I’ve been discussing cloud adoption a lot lately. I recently participated in a panel discussion, where we explored cloud capabilities and the technical hurdles of operating a hybrid infrastructure. A consistent theme has emerged from these numerous experiences, and what I keep hearing, again and again is that IT leadership is no longer wondering if they should adopt the cloud, rather they are more preoccupied with how to do it. In my opinion, these decision-makers are overlooking the most important question when considering cloud adoption – ‘What are you trying to achieve?’
Usually, these leaders are familiar with the business case for cloud delivery, because they have read about or even witnessed the successes of other businesses. However, they don’t start from the beginning to understand what a unique cloud solution should look like for their company. Many organizations have set sail on a cloud journey with no knowledge of their eventual destination.
The value proposition offered by the cloud is often so apparent that it does not seem to require more examination, and companies are asking themselves in the planning phase – ‘How are we going to adopt cloud?’ prematurely. Unmoored from a strategic approach to adoption, many are finding themselves increasing the complexity of their infrastructure without an understanding of how to leverage new capabilities or in some cases, not knowing which capabilities are the most important for their business.
I am advocating a fresh approach. Instead of trying to figure out how to make the cloud fit in your organization, take a step back and start the cloud journey grounded in a set of core principles that will guide you to the destination.
The first question to ask is where would you like your organization to be in the near future using a two to five-year time horizon. The answers you develop should be of a strategic nature, such as the examples provided below.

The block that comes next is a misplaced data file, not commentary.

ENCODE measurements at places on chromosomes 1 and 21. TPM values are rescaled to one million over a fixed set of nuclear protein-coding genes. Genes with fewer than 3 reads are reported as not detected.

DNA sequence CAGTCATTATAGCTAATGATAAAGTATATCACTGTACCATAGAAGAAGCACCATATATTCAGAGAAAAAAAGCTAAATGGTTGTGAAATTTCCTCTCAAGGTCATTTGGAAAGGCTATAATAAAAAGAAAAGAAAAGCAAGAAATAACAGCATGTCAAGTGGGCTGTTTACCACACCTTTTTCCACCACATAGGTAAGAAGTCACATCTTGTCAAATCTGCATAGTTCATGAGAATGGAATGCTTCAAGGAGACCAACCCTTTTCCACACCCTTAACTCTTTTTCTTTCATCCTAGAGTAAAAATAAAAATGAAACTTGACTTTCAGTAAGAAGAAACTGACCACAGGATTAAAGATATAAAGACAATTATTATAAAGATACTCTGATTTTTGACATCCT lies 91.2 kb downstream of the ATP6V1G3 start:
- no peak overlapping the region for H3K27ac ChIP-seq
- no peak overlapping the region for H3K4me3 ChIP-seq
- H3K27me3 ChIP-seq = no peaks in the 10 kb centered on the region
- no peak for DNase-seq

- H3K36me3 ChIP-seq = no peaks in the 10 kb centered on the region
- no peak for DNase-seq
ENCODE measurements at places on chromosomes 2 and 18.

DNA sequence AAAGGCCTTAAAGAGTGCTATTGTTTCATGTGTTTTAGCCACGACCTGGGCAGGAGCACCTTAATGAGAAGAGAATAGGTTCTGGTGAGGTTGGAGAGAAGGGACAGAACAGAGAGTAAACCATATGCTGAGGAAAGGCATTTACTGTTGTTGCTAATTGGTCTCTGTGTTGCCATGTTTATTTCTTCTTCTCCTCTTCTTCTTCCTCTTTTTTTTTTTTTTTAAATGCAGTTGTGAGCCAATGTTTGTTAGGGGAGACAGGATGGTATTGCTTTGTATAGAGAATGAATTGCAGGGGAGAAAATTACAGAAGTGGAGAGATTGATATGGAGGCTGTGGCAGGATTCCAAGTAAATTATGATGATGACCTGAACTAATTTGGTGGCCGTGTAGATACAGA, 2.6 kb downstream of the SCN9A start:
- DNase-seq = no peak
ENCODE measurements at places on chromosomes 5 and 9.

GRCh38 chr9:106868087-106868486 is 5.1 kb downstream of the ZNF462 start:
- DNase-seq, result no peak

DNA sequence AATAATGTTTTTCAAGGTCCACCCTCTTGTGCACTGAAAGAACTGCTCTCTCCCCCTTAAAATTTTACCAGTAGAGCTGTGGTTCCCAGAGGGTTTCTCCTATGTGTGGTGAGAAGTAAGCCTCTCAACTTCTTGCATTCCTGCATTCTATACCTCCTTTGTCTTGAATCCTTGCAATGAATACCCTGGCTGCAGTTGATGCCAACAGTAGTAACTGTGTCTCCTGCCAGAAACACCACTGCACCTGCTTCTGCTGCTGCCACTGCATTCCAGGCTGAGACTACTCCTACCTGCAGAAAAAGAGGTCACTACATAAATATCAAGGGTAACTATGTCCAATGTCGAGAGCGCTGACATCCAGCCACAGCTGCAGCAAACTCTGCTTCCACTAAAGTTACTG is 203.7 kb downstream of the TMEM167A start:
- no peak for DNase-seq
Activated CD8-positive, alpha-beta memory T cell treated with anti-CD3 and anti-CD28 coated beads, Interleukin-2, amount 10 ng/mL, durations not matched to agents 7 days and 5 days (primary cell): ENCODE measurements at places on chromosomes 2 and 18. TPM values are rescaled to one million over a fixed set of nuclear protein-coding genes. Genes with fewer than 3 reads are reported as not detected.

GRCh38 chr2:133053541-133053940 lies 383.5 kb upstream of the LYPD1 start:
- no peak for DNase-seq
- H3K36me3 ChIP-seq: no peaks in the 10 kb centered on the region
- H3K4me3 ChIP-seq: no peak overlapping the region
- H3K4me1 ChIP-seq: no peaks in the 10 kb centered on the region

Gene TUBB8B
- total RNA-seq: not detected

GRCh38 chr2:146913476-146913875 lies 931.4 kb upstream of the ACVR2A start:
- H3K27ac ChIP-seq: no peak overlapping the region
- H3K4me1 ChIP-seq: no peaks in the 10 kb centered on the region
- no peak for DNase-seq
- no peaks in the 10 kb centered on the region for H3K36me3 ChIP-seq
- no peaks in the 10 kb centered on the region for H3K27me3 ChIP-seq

Where would you like to be in the near future?
- I want better control over the ratio of capital expenses to operating expenses
- I want a shorter time to market from project inception to delivery (Velocity)
- I want tighter security
- I want to change the ratio of IT infrastructure support to Business Development support
- I want a world class disaster recovery
- I want my infrastructure to be compliant with government regulations
- I want better control over the applications running on my network (Shadow IT)
- I want disparate data sources integrated
Ultimately, any solution considered should work for your business – not just now, but into the future.
After that vision is defined, the next step is determining how you can achieve those goals in the most efficient way possible from a time, cost and sustainability perspective. Cloud might be the best answer to help you achieve those goals, but you might realize a different solution better fits your business.
The biggest headwinds you’ll face won’t be born of technical challenges, as all of those problems are solvable. Lack of clarity on your needs is where the problems will start, and they won’t stop until this core issue has been addressed. Clarifying your vision of what the enterprise is trying to achieve is the most important step of the cloud journey and oftentimes, the step that will dictate success or failure.
To learn more about our approach on how to get cloud right, please reach out to us with questions. We will also be presenting more on our methodology on June 15th at the Mid-Market CIO and Technology Leader Blueprint Summit . We’d love to hear from you about the unique challenges facing your business – Kenway is here to help.